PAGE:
Q: When is the best age for kids to begin specializing in one sport?
A: I would encourage your son or daughter to play as wide a variety of sports as possible for as long as they can; at least until the late high school years. Studies have shown that single sport specialization leads to both physical and emotional burnout. In addition, there is no good data to suggest that playing one sport year-round increases one’s chance of participating at the collegiate level or earning a scholarship. Young athletes who play multiple sports are better positioned to exercise throughout their life; preventing problems such as obesity and cardiovascular disease down the road.
Q: My teenager always comes home from sports practice with a myriad of complaints (knee pain, shin pain, hip pain, etc.). What can I do to prevent this?
A: These myriad of complaints can be sign of various underlying problems: is your teenager sleeping enough at night, eating a balanced diet, or drinking enough water? More commonly, these various complaints are the body’s signal that it is beginning to break down from over-use and/or poor mechanics. “Active rest” for a short period of time might do the trick. This could mean swimming in the pool instead of running for a track athlete, or doing a day of yoga (yes, yoga!) instead of scrimmaging for a soccer player. In addition, many high school athletes have poor core strength (i.e. the area around the abdominal well, pelvis, and low back), which can lead to increased strain on the hip, knee, and ankle joints. Videotaping your young athlete in slow-motion or going to a motion analysis lab may identify an underlying problem in how they run, jump, or throw which is causing them pain.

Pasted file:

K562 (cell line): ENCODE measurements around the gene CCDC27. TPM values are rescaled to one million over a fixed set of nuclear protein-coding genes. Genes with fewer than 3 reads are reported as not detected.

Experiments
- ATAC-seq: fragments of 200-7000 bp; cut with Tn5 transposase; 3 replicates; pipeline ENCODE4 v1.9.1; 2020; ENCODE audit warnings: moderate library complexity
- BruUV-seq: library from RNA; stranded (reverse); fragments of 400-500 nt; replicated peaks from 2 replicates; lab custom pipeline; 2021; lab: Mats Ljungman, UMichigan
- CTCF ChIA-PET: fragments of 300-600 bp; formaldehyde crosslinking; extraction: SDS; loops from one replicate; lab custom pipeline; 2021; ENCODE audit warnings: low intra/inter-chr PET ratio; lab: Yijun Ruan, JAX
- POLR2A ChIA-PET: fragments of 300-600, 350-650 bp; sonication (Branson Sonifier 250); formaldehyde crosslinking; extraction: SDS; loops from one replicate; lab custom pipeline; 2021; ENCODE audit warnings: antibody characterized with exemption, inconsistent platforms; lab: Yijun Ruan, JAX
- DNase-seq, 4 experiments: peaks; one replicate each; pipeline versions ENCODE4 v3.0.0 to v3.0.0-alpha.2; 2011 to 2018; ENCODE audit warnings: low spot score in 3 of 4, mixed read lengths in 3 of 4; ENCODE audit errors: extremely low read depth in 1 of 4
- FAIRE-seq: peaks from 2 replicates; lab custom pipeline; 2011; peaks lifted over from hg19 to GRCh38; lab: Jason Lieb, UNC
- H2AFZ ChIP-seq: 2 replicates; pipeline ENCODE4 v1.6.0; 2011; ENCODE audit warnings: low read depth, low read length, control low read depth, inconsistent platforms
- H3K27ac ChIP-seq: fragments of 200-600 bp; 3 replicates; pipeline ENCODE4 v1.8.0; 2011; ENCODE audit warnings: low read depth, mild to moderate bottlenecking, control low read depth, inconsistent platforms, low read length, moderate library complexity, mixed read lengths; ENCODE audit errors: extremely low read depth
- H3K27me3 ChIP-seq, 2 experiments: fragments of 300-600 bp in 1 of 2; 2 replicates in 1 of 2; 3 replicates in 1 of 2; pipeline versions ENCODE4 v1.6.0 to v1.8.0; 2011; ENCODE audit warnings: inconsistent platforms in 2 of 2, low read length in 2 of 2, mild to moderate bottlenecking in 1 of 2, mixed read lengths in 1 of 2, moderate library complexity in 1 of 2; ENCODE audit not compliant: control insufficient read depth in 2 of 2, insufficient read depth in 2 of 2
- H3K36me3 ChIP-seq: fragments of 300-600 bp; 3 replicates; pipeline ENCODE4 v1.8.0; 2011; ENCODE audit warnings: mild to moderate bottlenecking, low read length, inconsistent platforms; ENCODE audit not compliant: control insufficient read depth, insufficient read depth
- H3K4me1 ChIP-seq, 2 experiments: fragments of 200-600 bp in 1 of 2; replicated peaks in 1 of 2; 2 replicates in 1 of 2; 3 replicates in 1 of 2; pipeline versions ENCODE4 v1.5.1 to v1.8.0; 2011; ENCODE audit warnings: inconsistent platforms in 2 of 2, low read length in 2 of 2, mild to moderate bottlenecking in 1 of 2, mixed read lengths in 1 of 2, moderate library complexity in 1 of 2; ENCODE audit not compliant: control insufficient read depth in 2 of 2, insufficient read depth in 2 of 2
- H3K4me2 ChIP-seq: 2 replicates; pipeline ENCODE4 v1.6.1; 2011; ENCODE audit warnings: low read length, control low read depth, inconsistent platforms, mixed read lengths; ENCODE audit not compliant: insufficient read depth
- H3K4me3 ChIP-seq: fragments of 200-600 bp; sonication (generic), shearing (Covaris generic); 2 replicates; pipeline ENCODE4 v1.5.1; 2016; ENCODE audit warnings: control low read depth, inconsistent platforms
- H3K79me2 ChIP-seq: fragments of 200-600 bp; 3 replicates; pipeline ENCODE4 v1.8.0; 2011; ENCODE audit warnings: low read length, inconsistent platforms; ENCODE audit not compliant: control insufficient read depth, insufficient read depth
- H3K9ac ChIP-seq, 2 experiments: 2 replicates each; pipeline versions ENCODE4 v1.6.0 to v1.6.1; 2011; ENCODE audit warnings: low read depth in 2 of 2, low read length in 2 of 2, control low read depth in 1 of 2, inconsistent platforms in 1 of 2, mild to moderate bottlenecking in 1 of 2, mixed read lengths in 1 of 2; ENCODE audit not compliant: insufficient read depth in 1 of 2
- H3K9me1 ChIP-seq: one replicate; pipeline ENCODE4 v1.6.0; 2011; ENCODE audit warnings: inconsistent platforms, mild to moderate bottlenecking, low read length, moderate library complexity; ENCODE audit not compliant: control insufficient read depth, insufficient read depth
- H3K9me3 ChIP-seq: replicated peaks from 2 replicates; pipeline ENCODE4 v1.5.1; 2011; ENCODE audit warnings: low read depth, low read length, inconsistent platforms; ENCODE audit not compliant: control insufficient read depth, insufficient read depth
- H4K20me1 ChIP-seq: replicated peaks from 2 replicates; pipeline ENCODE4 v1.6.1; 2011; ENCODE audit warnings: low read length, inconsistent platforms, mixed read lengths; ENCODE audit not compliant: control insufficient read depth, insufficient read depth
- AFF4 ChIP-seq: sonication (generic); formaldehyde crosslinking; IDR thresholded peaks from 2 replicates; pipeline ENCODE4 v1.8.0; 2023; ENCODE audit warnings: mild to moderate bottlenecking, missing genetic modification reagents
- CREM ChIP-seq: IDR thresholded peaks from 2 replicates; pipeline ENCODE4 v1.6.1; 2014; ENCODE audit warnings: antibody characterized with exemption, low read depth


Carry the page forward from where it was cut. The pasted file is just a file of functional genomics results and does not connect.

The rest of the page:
Q: Everyone on my daughter’s soccer team is tearing their anterior cruciate ligament (ACL). Should I have my daughter choose another sport?
A: No, not at all! Many teams across the country are now engaging in ACL preventing programs; a series of exercises which have been shown to reduce ACL injuries which are readily available on the Internet. If she is still unfortunate to have an ACL injury, we have developed techniques that allow growing athletes to return to sport and preserve function if she requires surgery. If she enjoys what she is doing, we should encourage that activity!
Dr. Pandhya is a pediatric orthopedic surgeon who sees patients at UCSF Benioff Children’s Hospital’s Oakland and Walnut Creek campuses. His areas of expertise included arthroscopy, disorders of the hip, general pediatric orthopedics, pediatric trauma and sports medicine.